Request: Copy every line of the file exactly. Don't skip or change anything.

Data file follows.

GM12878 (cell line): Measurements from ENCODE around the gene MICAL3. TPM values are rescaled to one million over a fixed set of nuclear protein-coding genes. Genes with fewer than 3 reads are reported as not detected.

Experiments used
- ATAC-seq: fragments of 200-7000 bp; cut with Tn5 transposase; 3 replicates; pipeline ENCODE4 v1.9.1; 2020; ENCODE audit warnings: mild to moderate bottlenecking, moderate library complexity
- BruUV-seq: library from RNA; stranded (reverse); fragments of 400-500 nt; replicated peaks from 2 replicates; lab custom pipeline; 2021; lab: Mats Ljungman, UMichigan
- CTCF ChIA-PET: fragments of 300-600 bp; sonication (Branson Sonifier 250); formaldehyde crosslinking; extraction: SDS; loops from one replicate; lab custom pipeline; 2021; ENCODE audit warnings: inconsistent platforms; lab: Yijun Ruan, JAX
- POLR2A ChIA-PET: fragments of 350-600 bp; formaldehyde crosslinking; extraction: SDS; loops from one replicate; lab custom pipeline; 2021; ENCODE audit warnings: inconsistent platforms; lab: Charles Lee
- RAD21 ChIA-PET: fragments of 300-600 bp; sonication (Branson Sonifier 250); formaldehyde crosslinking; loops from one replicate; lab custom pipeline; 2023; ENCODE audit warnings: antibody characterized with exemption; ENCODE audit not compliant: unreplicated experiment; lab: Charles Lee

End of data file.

GM12878 (cell line): Measurements from ENCODE around the gene MICAL3. TPM values are rescaled to one million over a fixed set of nuclear protein-coding genes. Genes with fewer than 3 reads are reported as not detected.

Experiments used
- ATAC-seq: fragments of 200-7000 bp; cut with Tn5 transposase; 3 replicates; pipeline ENCODE4 v1.9.1; 2020; ENCODE audit warnings: mild to moderate bottlenecking, moderate library complexity
- BruUV-seq: library from RNA; stranded (reverse); fragments of 400-500 nt; replicated peaks from 2 replicates; lab custom pipeline; 2021; lab: Mats Ljungman, UMichigan
- CTCF ChIA-PET: fragments of 300-600 bp; sonication (Branson Sonifier 250); formaldehyde crosslinking; extraction: SDS; loops from one replicate; lab custom pipeline; 2021; ENCODE audit warnings: inconsistent platforms; lab: Yijun Ruan, JAX
- POLR2A ChIA-PET: fragments of 350-600 bp; formaldehyde crosslinking; extraction: SDS; loops from one replicate; lab custom pipeline; 2021; ENCODE audit warnings: inconsistent platforms; lab: Charles Lee
- RAD21 ChIA-PET: fragments of 300-600 bp; sonication (Branson Sonifier 250); formaldehyde crosslinking; loops from one replicate; lab custom pipeline; 2023; ENCODE audit warnings: antibody characterized with exemption; ENCODE audit not compliant: unreplicated experiment; lab: Charles Lee